If you feel like celebrating the beginning of the new millennium on New Year's Day, 2000 it's ok by me. I don't care when you party. A year-long party from January 1, 2000 to December 31, 2000 sounds like a blast. Just don't tell me that the new decade/century/millennium starts then. If you believe this then you have given yourself over to numerology and superstition, no matter how worldly and sophisticated you believe yourself to be. I admit that the temptation to say the new millenium begins on January 1, 2000 is *very* strong. There are valid arguments for the new millennium beginning on January 1, 2000 but they also apply to any date in time which trivializes the argument. Using our current (Gregorian) calendar the official start of the new millennium is on January 1, 2001, period. This is why Arthur C. Clark chose the name 2001 for his famous science fiction novel. The story was supposed to take place in the first year of the new millennium. This is also what clued me into this in the first place many years ago (I wish this web stuff had existed in 1989!). Thanks, Arthur. I've read all of your odyssey books by the way (2001, 2010, 2061, 3001 and all of the Rama series!)
Also from Craig:
People keep saying TWO THOUSAND.. the proper way to say 2000 is TWENTY HUNDRED.
Think back in history... 1500 1600 1700 1800 1900.... fifteen hundred, sixteen hundred, seventeen hundred... see the pattern!
There is a very good reason for saying TWENTY HUNDRED. When you indicate a year you indicate it as CENTURY YEAR or CCYY and the two numbers are said separately... thus 19(CC)99(YY) is NINETEEN(CC) NINETY NINE(YY) and 20(CC)00(YY) is TWENTY(CC) HUNDRED(YY).
Another thing to keep in mind is that TWO THOUSAND would be written as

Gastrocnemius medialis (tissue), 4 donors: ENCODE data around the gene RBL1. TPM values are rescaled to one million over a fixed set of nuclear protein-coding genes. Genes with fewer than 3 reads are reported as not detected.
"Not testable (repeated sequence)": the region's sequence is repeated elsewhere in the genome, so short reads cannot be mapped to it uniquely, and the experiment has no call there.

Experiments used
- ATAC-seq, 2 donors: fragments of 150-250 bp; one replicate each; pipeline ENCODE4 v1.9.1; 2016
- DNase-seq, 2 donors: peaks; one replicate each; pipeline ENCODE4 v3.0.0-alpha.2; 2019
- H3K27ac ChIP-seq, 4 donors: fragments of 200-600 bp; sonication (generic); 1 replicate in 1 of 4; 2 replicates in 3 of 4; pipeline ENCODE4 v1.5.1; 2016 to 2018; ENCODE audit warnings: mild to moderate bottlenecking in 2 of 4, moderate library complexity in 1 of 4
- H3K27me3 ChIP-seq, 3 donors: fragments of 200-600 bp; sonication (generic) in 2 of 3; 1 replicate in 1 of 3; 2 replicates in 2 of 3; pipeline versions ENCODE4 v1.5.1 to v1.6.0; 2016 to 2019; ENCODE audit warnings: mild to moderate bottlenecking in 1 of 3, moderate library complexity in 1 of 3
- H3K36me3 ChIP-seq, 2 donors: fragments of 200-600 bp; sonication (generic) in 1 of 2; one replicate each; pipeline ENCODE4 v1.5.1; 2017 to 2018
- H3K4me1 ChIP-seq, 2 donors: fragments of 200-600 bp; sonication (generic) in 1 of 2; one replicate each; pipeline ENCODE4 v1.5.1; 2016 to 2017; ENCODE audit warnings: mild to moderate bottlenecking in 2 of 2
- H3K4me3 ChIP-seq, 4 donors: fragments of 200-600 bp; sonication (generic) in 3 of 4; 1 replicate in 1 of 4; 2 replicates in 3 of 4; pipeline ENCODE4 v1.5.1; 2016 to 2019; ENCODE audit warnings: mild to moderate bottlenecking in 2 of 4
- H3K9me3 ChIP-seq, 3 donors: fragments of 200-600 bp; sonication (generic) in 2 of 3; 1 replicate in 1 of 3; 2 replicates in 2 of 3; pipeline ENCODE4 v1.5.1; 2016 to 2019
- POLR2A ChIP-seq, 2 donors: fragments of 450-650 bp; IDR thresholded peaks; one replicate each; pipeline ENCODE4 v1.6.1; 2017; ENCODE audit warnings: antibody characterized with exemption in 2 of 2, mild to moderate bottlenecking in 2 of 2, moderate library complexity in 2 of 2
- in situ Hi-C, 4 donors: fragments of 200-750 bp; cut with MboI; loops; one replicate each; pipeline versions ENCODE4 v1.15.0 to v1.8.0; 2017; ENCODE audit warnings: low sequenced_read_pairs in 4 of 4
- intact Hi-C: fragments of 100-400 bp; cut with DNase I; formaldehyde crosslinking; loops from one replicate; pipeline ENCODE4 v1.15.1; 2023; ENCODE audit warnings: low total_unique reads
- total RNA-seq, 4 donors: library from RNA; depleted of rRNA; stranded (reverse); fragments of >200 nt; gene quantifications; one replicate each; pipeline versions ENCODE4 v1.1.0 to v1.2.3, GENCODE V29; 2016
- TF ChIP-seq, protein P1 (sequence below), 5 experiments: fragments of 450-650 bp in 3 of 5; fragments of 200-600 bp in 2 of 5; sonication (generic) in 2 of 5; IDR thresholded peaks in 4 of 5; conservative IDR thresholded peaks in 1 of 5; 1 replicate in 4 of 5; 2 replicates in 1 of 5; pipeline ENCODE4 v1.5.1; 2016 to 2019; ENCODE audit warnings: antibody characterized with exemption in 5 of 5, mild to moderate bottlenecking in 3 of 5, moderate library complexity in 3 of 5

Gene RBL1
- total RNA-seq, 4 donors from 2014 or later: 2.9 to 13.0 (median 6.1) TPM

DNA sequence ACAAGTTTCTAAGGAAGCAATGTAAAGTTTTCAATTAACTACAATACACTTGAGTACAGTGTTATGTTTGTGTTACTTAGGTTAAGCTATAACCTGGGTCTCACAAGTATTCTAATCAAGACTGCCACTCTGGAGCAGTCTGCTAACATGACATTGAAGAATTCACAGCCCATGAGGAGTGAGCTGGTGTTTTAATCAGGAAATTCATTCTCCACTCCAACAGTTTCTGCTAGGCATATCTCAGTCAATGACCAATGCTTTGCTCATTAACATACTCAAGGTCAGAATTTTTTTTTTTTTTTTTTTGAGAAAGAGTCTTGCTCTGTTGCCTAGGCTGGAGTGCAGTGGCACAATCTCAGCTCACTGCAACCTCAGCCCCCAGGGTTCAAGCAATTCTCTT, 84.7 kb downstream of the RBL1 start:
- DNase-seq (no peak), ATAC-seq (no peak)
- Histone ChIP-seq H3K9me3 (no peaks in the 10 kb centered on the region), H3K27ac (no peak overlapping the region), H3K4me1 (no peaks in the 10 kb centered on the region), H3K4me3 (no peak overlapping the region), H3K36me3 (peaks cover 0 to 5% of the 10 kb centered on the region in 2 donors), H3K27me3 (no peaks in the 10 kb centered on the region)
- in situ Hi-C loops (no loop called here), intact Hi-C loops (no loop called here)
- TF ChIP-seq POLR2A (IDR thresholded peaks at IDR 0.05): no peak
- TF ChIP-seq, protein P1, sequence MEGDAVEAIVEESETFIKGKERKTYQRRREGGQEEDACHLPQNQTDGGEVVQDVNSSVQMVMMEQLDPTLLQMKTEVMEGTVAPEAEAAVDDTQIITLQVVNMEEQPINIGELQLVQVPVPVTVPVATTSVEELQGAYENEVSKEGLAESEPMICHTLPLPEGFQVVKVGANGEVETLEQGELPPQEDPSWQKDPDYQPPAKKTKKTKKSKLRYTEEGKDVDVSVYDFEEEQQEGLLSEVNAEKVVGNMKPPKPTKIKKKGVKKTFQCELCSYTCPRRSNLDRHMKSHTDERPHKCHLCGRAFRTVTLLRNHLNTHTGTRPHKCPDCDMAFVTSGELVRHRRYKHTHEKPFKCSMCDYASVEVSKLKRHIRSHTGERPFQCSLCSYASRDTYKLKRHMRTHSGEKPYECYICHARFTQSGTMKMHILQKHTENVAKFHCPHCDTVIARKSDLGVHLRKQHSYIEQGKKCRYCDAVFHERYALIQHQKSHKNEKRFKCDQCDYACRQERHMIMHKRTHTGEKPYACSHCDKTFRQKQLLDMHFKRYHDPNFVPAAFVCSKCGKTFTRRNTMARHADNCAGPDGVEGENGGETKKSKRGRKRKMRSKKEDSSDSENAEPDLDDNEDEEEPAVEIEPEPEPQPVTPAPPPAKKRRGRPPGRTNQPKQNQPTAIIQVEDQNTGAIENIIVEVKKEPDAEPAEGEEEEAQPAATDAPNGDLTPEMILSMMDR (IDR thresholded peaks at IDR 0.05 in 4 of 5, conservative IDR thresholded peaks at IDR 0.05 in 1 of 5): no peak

2,000 not 2000. Notice the comma? When writing a number you use a comma
every third digit from the right. When was the last time you used a
comma when writing out the year? So, hopefully you can clearly see why
there is a difference between 2,000 (TWO THOUSAND) and 2000 (TWENTY
HUNDRED). For another more comical explanation please go
The only computer systems that could really be affected are ones that use the date calculation for something that will directly affect you ... the calculation of how much you still owe on your house for example. What will not be affected by the "Y2K bug" is the ability of an aircraft to fly, the electrical power grid and the stability of the nuclear arsenals. Look at it this way. On January 1, 2000 a 737's computer (with the "bug") begins to think that it is 1900. So what? The current date cannot (or at least, should not) have anything at all to do with the plane's ability to fly. If the plane does crash as a result of the date rollover this is not a bug but sabotage on the part of the programmer. The only way that this can happen is if it is intentionally put into the computer's software. I've been programming computers for many, many years now and know this to be so. Trust me, I'm a doctor!
Here are a few other pages with some related information on this issue: